White Cloud Taoist Temple

White Cloud Taoist Temple, Beijing, China

White Cloud Taoist Temple
(BaiYun Guan)

The White Cloud Taoist Temple is perhaps the world's foremost Taoist temple and has a long history.

In the 8th century, TianChang Temple was built in Beijing to house a statue of Lao Tzu. Although it burned down in 1202, in 1224 Genghis Khan ordered the temple to be reconstructed. The temple received its present name during the Ming Dynasty (1368-1644). The temple was damaged by war or fire and rebuilt several times. Today, it is more or less the same as after a major renovation in 1706.

This Taoist temple is one of China's oldest and largest, and is home to the Taoist Association of China, about 30 white and blue robed monks, and a large collection of Taoist literature.

A key Taoist belief is that understanding the Tao ('the Way', or 'Way of Life') comes from a direct observation of nature, rather than scholastic theological studies. Taoism's origins lie in the work of the ancient chinese philosopher LaoTsu, author of the Tao Te Ching and his student ChuangTsu. This classic work is said to have been written about the 6th century BC. It is intriguingly obtruse and open to interpretation but at its core are ideas not unlike those in the philosophical core of Buddhism, and even Confucianism.

One online version of the TaoTeChing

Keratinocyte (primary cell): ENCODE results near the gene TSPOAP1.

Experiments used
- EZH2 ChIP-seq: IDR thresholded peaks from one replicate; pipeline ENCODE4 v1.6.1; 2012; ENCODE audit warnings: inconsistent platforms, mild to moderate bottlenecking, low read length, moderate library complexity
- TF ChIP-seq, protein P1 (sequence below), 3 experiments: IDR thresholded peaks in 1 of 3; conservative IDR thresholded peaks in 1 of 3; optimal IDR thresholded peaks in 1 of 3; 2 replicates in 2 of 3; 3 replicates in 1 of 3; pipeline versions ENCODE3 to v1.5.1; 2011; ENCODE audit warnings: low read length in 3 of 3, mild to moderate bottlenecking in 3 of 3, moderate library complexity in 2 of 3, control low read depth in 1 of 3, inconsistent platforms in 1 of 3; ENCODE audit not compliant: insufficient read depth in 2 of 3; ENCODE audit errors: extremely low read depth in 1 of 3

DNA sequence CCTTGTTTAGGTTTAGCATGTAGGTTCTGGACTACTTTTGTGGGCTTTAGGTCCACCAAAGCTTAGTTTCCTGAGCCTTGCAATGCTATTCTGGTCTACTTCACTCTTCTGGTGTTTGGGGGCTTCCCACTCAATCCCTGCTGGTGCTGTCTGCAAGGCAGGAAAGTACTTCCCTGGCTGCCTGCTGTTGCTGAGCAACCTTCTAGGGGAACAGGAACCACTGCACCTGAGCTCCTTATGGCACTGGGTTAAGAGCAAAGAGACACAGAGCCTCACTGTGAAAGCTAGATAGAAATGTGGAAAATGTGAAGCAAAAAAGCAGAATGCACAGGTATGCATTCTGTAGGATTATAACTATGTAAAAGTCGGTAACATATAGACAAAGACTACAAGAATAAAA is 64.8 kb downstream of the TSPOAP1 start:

More information about the TaoTeChing

Yin and Yang : that opposites contain and define each other. "The dual concepts of yin and yang (or heaven and earth) describe two primal opposing but complementary principles or cosmic forces said to be found in all non-static objects and processes in the universe. This seemingly paradoxical concept is the cornerstone of most branches of Chinese philosophy, as well as traditional Chinese medicine" (wikipedia).

Over time Taoism became a religion and LaoTsu is regarded as a deity (there are others) and a belief in striving for immortality.

The temple is generally arranged like a Buddhist temple with a series of halls leading consecutively from a south facing entrance. There are three parallel north-south axes over several courtyards, with the major structures on the central axis: halls with altars, incense and statues of Taoist deities.

There are three monkeys depicted in relief sculptures around the temple. It is believed to be lucky to find all three and rub them with your hand. As a big hint: the first is on the front gateway and the other two are somewhere in the first courtyard.



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